Conference controversy

Museum of Jewish Heritage barred Ron Desantis, according to co-chairs of Jewish Leadership Conference

The Museum of Jewish Heritage in New York City has hosted politicians at past events.

This article has been updated with recent comments by the Museum of Jewish Heritage and a response from the Tikvah Fund.

New York’s Museum of Jewish Heritage told organizers of an upcoming conference that a scheduled speaker, Florida Gov. Ron DeSantis, was unwelcome at the institution, Elliott Abrams and Eric Cohen wrote in a Wall Street Journal op-ed that was published yesterday. Abrams and Cohen are the co-chairs of the Jewish Leadership Conference, a gathering set for June 12 and organized by the conservative Tikvah Fund. The conference was due to take place at the Museum of Jewish Heritage in downtown Manhattan, they write — until DeSantis accepted an invitation to speak. 

Then the museum informed the conference that DeSantis was not welcome to speak on its grounds because he doesn’t “align with the museum’s values and its message of inclusivity,” they wrote. Faced with a choice between disinviting DeSantis and moving the conference, they said, they moved the conference. 

“We know things are bad when a Jewish institution — in this case, a museum whose purpose is to keep Jewish heritage alive by remembering the Holocaust — turns on its own and tries to make a virtue of its own intolerance,” Abrams and Cohen wrote in their piece. “What drives our elite institutions — museums, universities, large corporations, the media — to shut down speakers and ideas that question progressive orthodoxy? In many cases, the explanation is sheer cowardice.”

The Museum of Jewish Heritage declined to comment to eJewishPhilanthropy prior to publication of this article. Shortly after the article was published, the museum sent a statement saying that the quotes in the Wall Street Journal op-ed were “fictionalized,” and called the dispute “simply a contractual and logistical decision.”

A spokesperson for the museum told eJP said that the museum had never signed a contract with the Tikvah Fund, and that it declined to host the event as soon as it saw the event’s details. The statement from the museum said, “This is not a free speech or censorship issue,” but when asked by eJP, the spokesperson would not say whether DeSantis’ planned appearance is what prompted the decision to decline the event. The museum also declined to share email correspondence or other documentation of the decision.

Cohen stood by the quotes in the op-ed, which he said were based on detailed notes taken immediately after a series of phone calls beginning April 26, when Tikvah was first informed of the museum declining to host the event. Cohen told eJP that Tikvah has held a series of events at the museum in the past without issue, and that the clash over DeSantis’ appearance occurred without warning. He said the museum had agreed to hold the June 12 date for Tikvah, and the two organizations were figuring out audio-visual and catering details. In addition, he said Tikvah had signed a contract with the museum, but the museum never countersigned. “We were told explicitly that DeSantis would not be allowed to speak and that we should stop payment on our deposit,” Cohen told eJP.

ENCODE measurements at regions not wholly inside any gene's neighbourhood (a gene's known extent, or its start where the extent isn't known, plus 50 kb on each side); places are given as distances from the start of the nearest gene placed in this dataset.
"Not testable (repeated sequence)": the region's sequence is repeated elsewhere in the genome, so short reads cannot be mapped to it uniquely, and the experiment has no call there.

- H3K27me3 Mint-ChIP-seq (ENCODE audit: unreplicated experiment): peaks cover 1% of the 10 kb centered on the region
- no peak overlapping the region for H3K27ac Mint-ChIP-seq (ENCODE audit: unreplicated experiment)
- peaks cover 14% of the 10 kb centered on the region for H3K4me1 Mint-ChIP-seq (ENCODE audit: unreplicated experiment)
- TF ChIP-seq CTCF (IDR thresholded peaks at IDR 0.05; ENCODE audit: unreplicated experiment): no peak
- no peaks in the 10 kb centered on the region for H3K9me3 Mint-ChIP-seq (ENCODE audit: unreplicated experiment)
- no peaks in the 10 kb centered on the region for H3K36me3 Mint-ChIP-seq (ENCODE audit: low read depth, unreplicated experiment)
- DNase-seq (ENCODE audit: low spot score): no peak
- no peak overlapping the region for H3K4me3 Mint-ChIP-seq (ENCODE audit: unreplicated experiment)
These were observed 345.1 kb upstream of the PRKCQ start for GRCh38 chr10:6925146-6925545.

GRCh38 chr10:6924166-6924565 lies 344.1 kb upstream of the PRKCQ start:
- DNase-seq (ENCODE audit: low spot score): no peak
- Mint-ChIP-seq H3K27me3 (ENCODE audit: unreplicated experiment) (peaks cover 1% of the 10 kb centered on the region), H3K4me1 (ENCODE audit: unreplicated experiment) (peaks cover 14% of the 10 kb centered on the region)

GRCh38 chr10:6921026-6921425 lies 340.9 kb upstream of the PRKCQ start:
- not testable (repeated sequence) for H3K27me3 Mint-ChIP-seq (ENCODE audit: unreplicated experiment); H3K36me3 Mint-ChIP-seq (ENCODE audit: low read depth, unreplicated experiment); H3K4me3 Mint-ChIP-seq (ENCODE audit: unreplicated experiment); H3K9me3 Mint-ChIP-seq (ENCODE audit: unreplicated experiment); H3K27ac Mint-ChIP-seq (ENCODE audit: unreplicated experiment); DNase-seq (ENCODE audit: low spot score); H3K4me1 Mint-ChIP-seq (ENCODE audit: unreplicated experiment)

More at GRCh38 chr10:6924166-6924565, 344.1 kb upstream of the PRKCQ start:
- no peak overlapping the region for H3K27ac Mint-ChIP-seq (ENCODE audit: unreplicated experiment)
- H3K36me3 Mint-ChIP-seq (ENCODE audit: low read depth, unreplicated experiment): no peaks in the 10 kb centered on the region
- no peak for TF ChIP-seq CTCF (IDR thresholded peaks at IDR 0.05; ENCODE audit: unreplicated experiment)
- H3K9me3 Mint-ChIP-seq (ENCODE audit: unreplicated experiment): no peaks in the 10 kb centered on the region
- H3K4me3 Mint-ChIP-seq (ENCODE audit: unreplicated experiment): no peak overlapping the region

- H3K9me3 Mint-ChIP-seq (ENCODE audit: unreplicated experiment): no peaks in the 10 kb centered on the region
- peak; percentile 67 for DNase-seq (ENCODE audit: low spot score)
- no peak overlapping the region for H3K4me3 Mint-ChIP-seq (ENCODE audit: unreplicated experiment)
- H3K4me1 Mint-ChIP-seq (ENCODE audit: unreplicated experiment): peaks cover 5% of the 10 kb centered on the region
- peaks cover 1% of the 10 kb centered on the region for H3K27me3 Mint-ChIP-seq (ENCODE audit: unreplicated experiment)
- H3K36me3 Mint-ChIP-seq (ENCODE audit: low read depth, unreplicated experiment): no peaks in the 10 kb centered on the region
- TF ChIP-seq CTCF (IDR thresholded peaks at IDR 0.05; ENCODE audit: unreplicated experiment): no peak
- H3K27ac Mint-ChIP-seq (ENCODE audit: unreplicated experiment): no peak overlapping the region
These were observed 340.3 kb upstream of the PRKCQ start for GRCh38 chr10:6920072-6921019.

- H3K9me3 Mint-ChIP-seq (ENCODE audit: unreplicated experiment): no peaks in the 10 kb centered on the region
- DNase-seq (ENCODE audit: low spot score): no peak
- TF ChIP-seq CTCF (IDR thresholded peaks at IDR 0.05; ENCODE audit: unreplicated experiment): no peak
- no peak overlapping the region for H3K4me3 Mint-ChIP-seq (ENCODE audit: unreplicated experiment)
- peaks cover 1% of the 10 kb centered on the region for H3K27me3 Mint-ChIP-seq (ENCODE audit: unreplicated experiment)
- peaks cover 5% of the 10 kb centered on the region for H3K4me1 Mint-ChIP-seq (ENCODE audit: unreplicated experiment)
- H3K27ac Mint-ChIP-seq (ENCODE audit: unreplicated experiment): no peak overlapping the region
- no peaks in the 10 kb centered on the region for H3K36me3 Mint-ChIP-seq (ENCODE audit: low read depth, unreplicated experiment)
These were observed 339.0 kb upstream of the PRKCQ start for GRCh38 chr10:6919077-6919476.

“Never before did the museum share their opinions about or seek to assert oversight over our guest speakers,” Cohen told eJP. “The initial objection came from members of the museum staff, who said explicitly that Gov. DeSantis was not in line with their message or values and would not be welcome.”

Cohen told eJP that he later spoke with museum CEO Jack Kliger and that Kliger said the decision to bar DeSantis was final. The conference will now be held at Pier 60, with DeSantis on the roster. 

DeSantis’ office did not respond to a request for comment, but told WFLA, a local Florida station, “We hope that this is all a misunderstanding, and the museum leadership will rectify the situation, because a Holocaust memorial should never be politicized.” 

Other current and former political officials have spoken at Tikvah conferences, including Abrams, a former deputy national security adviser; former U.S. Amb. to Israel David Friedman; and former Secretary of State Henry Kissinger. In addition to DeSantis, former Secretary of State Mike Pompeo is speaking at this year’s conference. Both are thought to be potential Republican candidates for president in 2024. 

The museum has hosted politicians at past events. Less than two weeks ago, Sen. Chuck Schumer (D-NY) and United Nations Amb. Linda Thomas-Greenfield spoke at a virtual ceremony in memory of the Holocaust. Ron Dermer, then the Israeli ambassador to the United States and a close ally of Benjamin Netanyahu, spoke at the 2017 Tikvah conference. During her first campaign for Congress in 2018, Rep. Alexandria Ocasio-Cortez (D-NY) spoke at an event at the museum hosted by the Immigrant Arts Coalition, where Judaism and Israel were not discussed onstage. 

Abraham Foxman, the former chief of the Anti-Defamation League who served until recently as the head of the museum’s Center for the Study of Anti-Semitism, told eJP that the museum’s decision, as described by Cohen and Abrams, is “an outrage.” He also said that in his time at the museum, he never would have expected it to bar a politician unless the politician were explicitly antisemitic or a Holocaust denier. While DeSantis has sparked opposition due to his lax policies on COVID-19 and other issues, Foxman does not believe he deserves to be barred from speaking. 

“Why this decision? It’s political,” Foxman said. “And a Holocaust institution should not be politicized.”